series planning

Is Your Preaching Calendar Helping or Hurting?

52 weeks of sermons. Does that seem daunting? Maybe, maybe not. We’ve got a lot of material we could cover. It shouldn’t be that hard to fill the time. You’ve been doing that for years.

52 weeks of life changing, vision casting, church growing, awe inspiring sermons. Okay, now my palms are starting to sweat.

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If you’re like most pastor’s you have a plan. You already have a system for thinking ahead and most likely already have an Annual Preaching Calendar.

But is that preaching calendar helping or hurting?

Is your preaching calendar helping or hurting?
— Steven J Barker

When it comes to building a preaching calendar, most standard advice focuses on balance.

Balancing content. Ensuring that you have some doctrinal series, some ethical series, and maybe some relational teaching as well. Not to mention balancing content between the New and Old Testament. Keeping your content fresh by balancing content types is important, but it’s not most important.

Balancing tone. It would not be very helpful if all we ever did was comfort our audience with the hope we find in Christ. At the same time it would be exhausting to spend a year only challenging people on their shortcomings. Sure, balancing the emotional tone from one series to the next is important, but it’s not most important.

Balancing style. There are many different approaches we can take to teaching.  One could address an entire book of the Bible and then in the next series into a character study of Moses or David. You could even follow those with a biblical look at parenting. Engaging a broad range of learning preferences is important, but it’s not most important.

Balance can't the primary objective for our preaching calendars, because if it is our primary objective it assumes teaching every seven days is an absolute. Do you think Paul felt that way? Did he write to the early church communities because he was on a set schedule? Not by a long shot. He wrote to help them. He wrote to address the issues they were dealing with. He wrote to cast vision. He wrote to inspire life change. He wrote to grow the church and increase those that were being saved.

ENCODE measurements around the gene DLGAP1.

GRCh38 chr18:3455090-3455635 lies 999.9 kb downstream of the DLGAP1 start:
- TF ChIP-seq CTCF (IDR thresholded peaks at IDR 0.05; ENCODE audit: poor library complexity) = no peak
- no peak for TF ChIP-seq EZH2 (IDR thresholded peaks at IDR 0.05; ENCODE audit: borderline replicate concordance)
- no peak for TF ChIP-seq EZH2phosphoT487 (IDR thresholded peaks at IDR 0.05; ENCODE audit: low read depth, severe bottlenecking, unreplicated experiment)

So what then is our primary objective?

It’s to help people and to lead our community.

Do this right now: find your church's annual goals. Assuming that your goals are driven by a compelling, community driven, Christ centered vision, what does your church what to accomplish in your community in the next 12 months?

Print them off, set them on your desk.

Now, how can you help energize those goals?

  • What does your community need to understand about God’s character in order to move forward?
  • What’s distracting them? What are they dealing with? What is their life context?
  • If your goal is to launch more campuses, what does your church need to biblically understand in order to move forward?
  • What content, character studies, series tones and styles can help you lead your community?

When you think about your church’s annual goals, they represent your hopes, your dreams and your plans to impact your community. Goals outline our anticipated accomplishments each year, so should our preaching calendars.

Goals outline our anticipated accomplishments each year, so should our preaching calendars.
— Steven J Barker

Sure, your Annual Preaching Calendar needs to be balanced. It needs to stay fresh and engaging, but when it comes to the end of calendar will you be able to look back and say you and your church accomplished something?

What do you want to accomplish with your 52 messages this year? 

The Top 6 Reasons You Should Teach in a Series

#2. Sequencing                                           Photo Credit: Irum Shahid 

#2. Sequencing                                          Photo Credit: Irum Shahid 

Here are the top 6 reasons you should teach in a series: 

  1. Predictable!
    • This is probably the most powerful reason to teach in a series. The best way for our audience to grow is when people tell/bring their friends. The easier you make it for your current audience to explain what their friend can expect when they come, the better. Teaching in a series gives your current audience a feel for what the whole series will be like and they are more equipped to invite someone to join them. 
  2. Sequencing